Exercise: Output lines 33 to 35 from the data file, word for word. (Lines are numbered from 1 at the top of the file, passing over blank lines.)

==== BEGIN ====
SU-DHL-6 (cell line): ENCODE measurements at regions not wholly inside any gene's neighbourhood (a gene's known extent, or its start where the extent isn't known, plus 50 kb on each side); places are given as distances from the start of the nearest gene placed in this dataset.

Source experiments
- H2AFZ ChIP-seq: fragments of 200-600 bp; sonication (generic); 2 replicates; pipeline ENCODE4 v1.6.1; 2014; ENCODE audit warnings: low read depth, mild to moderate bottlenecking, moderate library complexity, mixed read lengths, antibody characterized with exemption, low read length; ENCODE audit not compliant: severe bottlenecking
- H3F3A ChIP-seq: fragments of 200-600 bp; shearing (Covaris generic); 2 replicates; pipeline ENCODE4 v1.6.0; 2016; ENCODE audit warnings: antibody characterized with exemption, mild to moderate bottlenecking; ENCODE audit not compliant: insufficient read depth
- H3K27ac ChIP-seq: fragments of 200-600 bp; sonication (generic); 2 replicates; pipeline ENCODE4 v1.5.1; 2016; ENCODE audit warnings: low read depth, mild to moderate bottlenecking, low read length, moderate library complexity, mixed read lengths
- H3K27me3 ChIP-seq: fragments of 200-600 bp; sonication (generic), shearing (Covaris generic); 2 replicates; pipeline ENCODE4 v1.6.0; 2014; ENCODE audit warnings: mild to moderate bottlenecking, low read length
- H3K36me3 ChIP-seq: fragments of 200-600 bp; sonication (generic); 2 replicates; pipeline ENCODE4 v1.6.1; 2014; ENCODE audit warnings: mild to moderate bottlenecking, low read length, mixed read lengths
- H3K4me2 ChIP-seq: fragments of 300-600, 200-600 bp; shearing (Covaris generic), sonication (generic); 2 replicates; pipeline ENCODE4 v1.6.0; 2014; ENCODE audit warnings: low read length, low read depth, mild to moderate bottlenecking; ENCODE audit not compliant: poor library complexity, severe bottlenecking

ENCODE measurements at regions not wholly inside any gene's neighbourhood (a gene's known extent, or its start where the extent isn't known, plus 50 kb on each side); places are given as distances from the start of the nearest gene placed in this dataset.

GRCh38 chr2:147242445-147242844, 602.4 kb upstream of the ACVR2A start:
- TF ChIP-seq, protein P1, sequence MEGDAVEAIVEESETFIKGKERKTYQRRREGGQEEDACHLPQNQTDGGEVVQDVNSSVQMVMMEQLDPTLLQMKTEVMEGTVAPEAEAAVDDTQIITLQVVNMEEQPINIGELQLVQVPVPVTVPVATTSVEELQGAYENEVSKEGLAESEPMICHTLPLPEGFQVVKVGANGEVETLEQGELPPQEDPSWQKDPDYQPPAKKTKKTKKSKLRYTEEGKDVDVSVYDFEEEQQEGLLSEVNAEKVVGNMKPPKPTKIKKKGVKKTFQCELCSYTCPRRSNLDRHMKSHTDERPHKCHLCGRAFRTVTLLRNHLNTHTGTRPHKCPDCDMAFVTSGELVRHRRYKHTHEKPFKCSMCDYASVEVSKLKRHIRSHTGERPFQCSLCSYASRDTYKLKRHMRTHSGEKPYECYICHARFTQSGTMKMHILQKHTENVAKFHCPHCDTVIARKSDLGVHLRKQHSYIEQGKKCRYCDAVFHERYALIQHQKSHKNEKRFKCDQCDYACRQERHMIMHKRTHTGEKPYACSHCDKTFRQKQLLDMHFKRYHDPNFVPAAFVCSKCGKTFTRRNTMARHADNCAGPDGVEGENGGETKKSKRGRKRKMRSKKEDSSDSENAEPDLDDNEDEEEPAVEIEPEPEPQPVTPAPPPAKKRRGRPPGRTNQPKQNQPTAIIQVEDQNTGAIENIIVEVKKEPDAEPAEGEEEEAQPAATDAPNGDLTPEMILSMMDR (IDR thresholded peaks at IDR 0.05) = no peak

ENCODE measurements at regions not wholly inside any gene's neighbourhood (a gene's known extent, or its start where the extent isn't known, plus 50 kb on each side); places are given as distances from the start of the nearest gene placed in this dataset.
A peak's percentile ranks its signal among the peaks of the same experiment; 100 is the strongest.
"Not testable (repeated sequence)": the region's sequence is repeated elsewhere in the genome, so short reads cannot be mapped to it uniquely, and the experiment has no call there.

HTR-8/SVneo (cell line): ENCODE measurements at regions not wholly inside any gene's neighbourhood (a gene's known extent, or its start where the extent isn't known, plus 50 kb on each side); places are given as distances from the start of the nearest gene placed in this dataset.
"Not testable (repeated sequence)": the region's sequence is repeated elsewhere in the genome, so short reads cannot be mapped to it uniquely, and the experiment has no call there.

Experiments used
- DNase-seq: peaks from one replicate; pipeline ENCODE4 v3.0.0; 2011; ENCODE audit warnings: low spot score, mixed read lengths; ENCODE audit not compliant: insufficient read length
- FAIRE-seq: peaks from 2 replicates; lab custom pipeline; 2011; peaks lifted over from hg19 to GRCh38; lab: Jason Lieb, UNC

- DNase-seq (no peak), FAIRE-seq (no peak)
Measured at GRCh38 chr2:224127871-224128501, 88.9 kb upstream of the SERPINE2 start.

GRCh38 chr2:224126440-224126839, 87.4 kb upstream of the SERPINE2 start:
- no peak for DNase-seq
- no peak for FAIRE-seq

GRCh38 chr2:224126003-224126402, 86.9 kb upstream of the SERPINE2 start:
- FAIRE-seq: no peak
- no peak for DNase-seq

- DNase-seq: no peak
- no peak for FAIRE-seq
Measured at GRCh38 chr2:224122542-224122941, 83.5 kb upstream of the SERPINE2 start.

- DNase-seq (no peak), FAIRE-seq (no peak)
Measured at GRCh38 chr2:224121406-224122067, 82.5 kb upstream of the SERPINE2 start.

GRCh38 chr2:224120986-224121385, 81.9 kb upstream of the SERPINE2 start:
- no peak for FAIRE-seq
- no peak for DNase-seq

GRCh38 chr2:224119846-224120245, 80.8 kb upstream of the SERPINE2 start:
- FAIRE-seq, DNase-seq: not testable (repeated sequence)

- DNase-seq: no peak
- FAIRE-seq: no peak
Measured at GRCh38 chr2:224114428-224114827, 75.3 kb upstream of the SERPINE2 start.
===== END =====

GRCh38 chr2:224120986-224121385, 81.9 kb upstream of the SERPINE2 start:
- no peak for FAIRE-seq
- no peak for DNase-seq